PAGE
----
Guillermo Sapiro, PhD, MSc

James B. Duke Professor of Electrical and Computer Engineering

Guillermo Sapiro received his B.Sc. (summa cum laude), M.Sc., and Ph.D. from the Department of Electrical Engineering at the Technion, Israel Institute of Technology, in 1989, 1991, and 1993 respectively. After post-doctoral research at MIT, Dr. Sapiro became Member of Technical Staff at the research facilities of HP Labs in Palo Alto, California. He was with the Department of Electrical and Computer Engineering at the University of Minnesota, where he held the position of Distinguished McKnight University Professor and Vincentine Hermes-Luh Chair in Electrical and Computer Engineering. Currently he is the Edmund T. Pratt, Jr. School Professor with Duke University.
G. Sapiro works on theory and applications in computer vision, computer graphics, medical imaging, image analysis, and machine learning. He has authored and co-authored over 300 papers in these areas and has written a book published by Cambridge University Press, January 2001.
G. Sapiro was awarded the Gutwirth Scholarship for Special Excellence in Graduate Studies in 1991, the Ollendorff Fellowship for Excellence in Vision and Image Understanding Work in 1992, the Rothschild Fellowship for Post-Doctoral Studies in 1993, the Office of Naval Research Young Investigator Award in 1998, the Presidential Early Career Awards for Scientist and Engineers (PECASE) in 1998, the National Science Foundation Career Award in 1999, and the National Security Science and Engineering Faculty Fellowship in 2010. He received the test of time award at ICCV 2011. He was elected to the American Academy of Arts and Sciences on 2018.
G. Sapiro is a Fellow of IEEE and SIAM. G. Sapiro was the founding Editor-in-Chief of the SIAM Journal on Imaging Sciences.

MRI Vessel Wall Imaging

January 30, 2020 7:30 a.m. Duke North Room 2002
L. Taylor Davis, MD

2019 Putman Vision Award Recipients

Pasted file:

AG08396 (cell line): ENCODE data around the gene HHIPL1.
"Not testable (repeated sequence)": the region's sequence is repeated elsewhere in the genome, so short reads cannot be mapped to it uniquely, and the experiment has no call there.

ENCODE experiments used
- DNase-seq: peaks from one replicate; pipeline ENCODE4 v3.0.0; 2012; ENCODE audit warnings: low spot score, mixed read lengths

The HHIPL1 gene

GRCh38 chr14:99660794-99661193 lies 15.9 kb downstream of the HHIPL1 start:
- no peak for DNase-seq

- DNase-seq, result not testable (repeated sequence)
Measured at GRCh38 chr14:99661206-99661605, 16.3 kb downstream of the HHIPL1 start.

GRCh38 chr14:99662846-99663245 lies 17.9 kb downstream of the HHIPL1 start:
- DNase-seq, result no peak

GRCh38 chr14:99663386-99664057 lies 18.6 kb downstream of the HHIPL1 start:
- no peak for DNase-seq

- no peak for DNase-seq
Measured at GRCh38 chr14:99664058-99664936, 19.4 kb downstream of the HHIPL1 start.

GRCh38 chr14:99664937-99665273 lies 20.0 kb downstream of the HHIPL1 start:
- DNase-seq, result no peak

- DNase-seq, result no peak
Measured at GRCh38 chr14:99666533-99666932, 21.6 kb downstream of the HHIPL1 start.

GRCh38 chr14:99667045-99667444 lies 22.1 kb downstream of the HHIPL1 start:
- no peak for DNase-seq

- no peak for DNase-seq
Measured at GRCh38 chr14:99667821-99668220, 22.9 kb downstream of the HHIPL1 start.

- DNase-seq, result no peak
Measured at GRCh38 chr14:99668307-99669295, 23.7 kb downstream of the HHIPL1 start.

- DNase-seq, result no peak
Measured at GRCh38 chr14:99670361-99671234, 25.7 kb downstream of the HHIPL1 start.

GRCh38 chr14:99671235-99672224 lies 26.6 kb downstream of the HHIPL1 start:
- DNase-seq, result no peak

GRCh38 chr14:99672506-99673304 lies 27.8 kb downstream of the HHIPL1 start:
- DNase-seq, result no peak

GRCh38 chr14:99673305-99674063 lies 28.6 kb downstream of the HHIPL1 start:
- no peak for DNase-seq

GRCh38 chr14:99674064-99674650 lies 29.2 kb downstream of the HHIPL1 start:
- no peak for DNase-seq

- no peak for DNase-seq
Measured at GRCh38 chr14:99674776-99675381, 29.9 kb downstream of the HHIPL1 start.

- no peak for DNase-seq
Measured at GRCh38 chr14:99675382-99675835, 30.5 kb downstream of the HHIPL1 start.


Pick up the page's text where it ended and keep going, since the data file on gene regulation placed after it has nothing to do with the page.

February 6, 2020 7:30 a.m. Duke North Room 2002

                                   Daniel Barboriak, M.D. / Bryan Soher, Ph.D.                                                  Feasibility and Reproducibility of Advanced MRI Methods in High Grade Gliomas

This study determined feasibility and reproducibility of utilizing quantitative MR techniques in patients with high grade gliomas whose tumors do not demonstrate measurable enhancement in standard MRI. Methods included: DKI – diffusion kurtosis imaging, EPSI – echo planar spectroscopic imaging, and QSM – quantitative susceptibility mapping. Our primary goal was to determine subject compliance and coefficients of variance within these measures for use in a longitudinal studies. We also preliminarily studied whether changes in the quantitative parameters derived may be useful in predicting patient survival.

 

                                                      Mustafa Bashir, M.D.                                                                        Ferumoxytol-Enhanced MRI for In Vivo Macrophage Tracking

Iron nano-particles are potentially useful for labeling and tracking various types of cells in the body.  In particular low-level immunologic responses to malignancy may be detectable based on trafficking of iron-labeled macrophages to tumor sites.  In this project, we assessed whether macrophage migration to the pancreas could be assessed following in vivo administration of an FDA-approved IV iron compound.

 

                                                         Charles Kim, M.D.                                                              Modulation of Physical Tumoral Properties to Augment Thermal Ablation

 Radiofrequency and microwave ablation are well established techniques for curing solid tumors; however, cure rates are limited by tumor size and location. Radiofrequency and microwave energy deposition is affected by certain physical tumoral characteristics, which may potentially be modulated in a manner to improve ablation efficacy.

Daniel Barboriak, M.D., Brian Soher, PhD., Mustafa Bashir, M.D., Charles Kim, M.D.